Year: 1942
Studio: Disney
Director: David Hand
Not many people realise the film that epitomised the Disney studio for many (and still does today) was based on a novel, but then most Disney films were, a traditional that continued to the medium's failing health in the early twenty first century in the face of computer generated animation.

Part of the perceived golden age of Disney, along with movies like Fantasia, Snow White and Dumbo, we also have warm collective memories of Bambi and the simplistic emotions it invoked in its target audience (kids and the kids inside adults).

It was also a simpler time when big media companies made entertainment and nothing more, when their CEOs weren't being dragged into legal action, where their infighting didn't make the front page of Variety and where their merchandising operations weren't swirling with horror stories about sweatshop labour.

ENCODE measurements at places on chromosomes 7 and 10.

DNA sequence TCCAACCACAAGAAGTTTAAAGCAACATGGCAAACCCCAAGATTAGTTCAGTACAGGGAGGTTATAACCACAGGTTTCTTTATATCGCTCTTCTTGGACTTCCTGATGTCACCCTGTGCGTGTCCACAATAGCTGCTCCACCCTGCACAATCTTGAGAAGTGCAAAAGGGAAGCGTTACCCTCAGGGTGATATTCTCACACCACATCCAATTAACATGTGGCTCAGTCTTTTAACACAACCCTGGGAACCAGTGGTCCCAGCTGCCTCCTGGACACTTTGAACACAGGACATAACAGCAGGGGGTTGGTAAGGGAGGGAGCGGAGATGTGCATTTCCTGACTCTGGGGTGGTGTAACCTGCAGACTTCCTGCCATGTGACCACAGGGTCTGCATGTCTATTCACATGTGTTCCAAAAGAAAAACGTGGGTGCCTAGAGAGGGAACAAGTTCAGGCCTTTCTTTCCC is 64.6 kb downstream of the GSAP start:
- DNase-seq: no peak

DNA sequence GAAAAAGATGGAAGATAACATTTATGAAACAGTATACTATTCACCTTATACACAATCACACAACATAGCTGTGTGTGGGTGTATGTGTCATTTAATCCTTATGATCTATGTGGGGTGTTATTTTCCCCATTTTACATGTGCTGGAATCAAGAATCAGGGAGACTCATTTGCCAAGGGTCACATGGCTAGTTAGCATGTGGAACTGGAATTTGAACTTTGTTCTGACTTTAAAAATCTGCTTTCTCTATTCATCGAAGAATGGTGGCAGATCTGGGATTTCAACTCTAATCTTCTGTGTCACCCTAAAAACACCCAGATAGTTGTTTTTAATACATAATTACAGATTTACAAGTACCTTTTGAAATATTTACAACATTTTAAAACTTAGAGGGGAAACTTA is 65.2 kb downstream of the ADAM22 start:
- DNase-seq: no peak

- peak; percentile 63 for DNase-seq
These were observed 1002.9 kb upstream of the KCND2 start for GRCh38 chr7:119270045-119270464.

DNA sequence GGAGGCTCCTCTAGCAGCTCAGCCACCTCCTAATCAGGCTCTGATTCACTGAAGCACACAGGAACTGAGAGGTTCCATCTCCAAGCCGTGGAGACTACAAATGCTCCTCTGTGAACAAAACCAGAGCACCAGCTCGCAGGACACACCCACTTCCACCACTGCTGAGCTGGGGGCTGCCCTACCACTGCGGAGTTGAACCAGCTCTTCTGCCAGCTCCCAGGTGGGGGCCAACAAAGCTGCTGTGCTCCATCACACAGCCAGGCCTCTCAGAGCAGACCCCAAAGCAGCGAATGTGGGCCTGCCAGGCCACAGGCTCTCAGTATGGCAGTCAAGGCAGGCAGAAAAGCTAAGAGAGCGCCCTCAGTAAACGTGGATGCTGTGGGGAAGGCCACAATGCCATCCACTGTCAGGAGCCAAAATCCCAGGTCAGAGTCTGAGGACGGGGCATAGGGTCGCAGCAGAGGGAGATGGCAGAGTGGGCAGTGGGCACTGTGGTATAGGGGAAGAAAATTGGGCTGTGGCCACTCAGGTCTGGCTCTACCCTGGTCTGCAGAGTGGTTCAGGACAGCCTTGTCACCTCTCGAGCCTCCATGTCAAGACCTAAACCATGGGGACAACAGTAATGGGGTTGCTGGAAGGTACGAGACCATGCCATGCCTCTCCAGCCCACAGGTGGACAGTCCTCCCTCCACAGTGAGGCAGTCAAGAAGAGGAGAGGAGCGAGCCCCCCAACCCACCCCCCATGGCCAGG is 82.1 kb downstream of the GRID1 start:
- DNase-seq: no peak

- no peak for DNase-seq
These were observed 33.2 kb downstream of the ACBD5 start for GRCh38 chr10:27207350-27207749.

The enduring theme of suddenly having to make your own way in a cruel, hard world is bought to life in the young fawn who loses his mother to hunters and, with the help of part streetwise/part innocent friend Thumper, tries to make it in the wild.

© 2011-2024 Filmism.net. Site design and programming by psipublishinganddesign.com | adambraimbridge.com | humaan.com.au